On Saturday, November 2, Gary Sinise became the first civilian and non-Air Force Academy graduate to receive the Sijan Service Award given to an individual whose actions of service and sacrifice demonstrate the same spirit and character as that of United States Air Force Captain and Medal of Honor recipient, Lance Sijan.
While regretfully unable to attend the award ceremony and weekend festivities that coincided with the inter-service academy football game which saw Air Force defeat the Black Knights of the United States Military Academy 17-13, Gary sent a recorded video message of thanks and gratitude ahead of time which played at one point during the ceremony.
“Lance Sijan was a great, great American, an inspirational American for what he went through,” said Gary. “He inspires me so much at this moment with some of the challenges that our family is facing right now, personally trying to carry the load and taking care of so many personal things right now.”
“I look at what he went through and the difficulty, the challenges and everything he faced — and the way he faced it with such courage and strength and determination and will — he inspires me so much. It’s a great privilege to receive this award in his name.”
Mark Twain once wrote: The two most important days in your life are the day you are born, and the day you find out why.
The story of the Sijan Service Award contains within it another story that is revered by United States Airmen past and present.
It’s a story that exemplifies the highest qualities of a leader devoted to serving others and the ideals of a nation.
And it’s a story of fortitude in the direst of circumstances which underlie the significance of the award given to Gary and to Twain’s point, the answer to why.
During an ill-fated mission over Laos on November 9, 1967, to attack the strategic target of Ban Loboy Ford along the Ho Chi Minh Trail, the F-4 Phantom the then First Lt. Sijan and Lt. Colonel John Armstrong were flying was struck by the blast from the bombs they had dropped over target; caused by a faulty fuze which led to the premature mid-air explosion seconds after the bombs were released.
While Lt. Colonel Armstrong was presumed to have been killed in action by the blast, Sijan was able to eject from the aircraft.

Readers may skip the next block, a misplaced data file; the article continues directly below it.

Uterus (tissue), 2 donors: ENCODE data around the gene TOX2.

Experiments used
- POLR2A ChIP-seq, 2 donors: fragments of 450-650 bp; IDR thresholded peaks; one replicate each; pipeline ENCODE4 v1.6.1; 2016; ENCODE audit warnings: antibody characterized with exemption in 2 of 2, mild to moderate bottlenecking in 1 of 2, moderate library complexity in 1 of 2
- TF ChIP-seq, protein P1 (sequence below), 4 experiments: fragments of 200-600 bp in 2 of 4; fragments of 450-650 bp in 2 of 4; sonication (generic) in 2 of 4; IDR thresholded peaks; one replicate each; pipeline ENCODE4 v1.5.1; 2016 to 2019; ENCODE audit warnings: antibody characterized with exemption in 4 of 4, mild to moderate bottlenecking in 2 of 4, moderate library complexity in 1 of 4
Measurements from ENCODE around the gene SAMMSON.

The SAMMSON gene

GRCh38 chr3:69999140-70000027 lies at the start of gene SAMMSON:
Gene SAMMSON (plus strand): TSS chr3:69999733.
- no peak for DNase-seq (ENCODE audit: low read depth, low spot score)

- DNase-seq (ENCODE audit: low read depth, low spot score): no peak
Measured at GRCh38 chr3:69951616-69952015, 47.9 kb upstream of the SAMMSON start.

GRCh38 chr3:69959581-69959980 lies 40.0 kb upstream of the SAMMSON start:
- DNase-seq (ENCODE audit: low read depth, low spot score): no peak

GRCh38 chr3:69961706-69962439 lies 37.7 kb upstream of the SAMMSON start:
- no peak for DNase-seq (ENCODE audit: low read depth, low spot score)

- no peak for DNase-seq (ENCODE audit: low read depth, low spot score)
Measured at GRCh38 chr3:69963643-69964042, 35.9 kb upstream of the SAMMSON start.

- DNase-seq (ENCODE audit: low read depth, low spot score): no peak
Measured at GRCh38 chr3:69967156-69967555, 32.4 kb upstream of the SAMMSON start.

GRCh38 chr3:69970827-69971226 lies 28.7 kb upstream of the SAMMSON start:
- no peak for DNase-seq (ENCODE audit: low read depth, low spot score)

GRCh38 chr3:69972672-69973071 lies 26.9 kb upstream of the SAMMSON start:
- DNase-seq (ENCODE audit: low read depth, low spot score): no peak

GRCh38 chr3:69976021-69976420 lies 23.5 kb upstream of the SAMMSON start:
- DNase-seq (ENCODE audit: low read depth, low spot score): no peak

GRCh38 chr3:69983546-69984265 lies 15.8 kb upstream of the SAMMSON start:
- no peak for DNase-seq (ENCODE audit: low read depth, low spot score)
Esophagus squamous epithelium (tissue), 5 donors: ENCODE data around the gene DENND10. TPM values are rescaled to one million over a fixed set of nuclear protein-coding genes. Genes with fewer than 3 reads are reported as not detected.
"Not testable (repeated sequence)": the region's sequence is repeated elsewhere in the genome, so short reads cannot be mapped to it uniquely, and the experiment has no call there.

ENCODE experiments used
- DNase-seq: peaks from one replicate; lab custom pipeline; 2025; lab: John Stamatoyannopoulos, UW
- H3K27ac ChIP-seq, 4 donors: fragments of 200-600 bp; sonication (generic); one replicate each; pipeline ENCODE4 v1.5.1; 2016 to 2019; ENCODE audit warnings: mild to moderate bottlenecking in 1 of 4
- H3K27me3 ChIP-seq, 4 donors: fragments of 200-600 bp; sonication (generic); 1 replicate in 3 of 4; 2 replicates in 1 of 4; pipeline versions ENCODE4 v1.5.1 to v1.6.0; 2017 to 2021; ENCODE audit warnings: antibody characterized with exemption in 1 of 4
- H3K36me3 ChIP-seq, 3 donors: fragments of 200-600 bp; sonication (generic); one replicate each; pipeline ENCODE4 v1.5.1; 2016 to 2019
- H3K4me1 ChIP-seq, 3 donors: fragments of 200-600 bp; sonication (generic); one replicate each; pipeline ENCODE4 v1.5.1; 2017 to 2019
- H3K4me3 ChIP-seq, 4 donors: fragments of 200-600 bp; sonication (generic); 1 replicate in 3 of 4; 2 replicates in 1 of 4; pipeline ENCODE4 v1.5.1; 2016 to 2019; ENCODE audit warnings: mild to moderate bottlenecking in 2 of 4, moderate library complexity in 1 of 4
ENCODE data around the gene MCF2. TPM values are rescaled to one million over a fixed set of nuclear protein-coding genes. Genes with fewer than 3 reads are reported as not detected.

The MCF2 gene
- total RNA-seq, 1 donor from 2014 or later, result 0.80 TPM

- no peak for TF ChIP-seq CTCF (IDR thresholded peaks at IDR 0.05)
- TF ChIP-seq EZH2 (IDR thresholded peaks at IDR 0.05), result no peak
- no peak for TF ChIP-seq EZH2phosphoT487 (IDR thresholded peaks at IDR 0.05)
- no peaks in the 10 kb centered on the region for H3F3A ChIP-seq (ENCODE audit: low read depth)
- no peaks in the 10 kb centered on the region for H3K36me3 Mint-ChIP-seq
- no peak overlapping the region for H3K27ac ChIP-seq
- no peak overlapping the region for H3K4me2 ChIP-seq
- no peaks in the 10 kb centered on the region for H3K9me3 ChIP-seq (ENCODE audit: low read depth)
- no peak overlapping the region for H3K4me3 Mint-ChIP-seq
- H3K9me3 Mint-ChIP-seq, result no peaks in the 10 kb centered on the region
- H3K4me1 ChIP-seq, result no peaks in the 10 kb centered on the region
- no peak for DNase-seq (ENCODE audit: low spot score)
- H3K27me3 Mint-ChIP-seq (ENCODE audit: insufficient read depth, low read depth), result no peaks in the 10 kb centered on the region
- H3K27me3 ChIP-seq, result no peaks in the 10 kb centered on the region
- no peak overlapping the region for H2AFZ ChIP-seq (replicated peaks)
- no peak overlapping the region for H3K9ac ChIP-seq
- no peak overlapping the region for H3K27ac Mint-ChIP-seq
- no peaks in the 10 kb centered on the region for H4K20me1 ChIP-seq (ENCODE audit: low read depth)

The severity of his injuries was staggering after he awoke from his concussion on the jagged limestone floor, engulfed in the triple canopy rainforest.
His right hand was mangled.
His skull was fractured.
He had a double compound fracture to his left leg below the knee, the bones protruding through the skin.
Yet far more suffering awaited him.
Upon ejecting from his aircraft and radioing for help, a rescue attempt was made when a helicopter, with close air support, was dispatched to retrieve the downed airman. For 33 agonizing minutes, the helicopter hovered overhead near Lance’s position, taking fire from enemy troops all around, while trying in vain to get him out of harm’s way and returned safely home.
It was a selfless act which sealed his fate, Sijan radioed to the rescue helicopter, “Negative. I’m surrounded by the enemy. I’ll call you.”
At the risk of losing more American service members, Sijan called off the rescue attempt because of too many enemies in the area.
In the 46 consecutive days it took for his eventual capture, Sijan endured a punishing ordeal of survival as he dragged himself backward over the sharp, rainforest floor. His skin shredding down to mere fibers until nearly all was lost.
He was depleted of vital nutrients and water.
When the North Vietnamese found him passed out on the side of the road, they transported him in the ensuing days to Hỏa Lò Prison, better known as the Hanoi Hilton.
Lance, like so many other American pilots who were shot down and captured by enemy forces in Vietnam, endured unmerciful torture and interrogations, which caused unimaginable pain and suffering.
Yet his spirit and resilience never broke.
Despite becoming deathly ill and unfathomably underweight, Sijan upheld the military Code of Conduct, whose six articles layout the behavior and expectations incumbent upon an American service member being taken a prisoner of war (POW).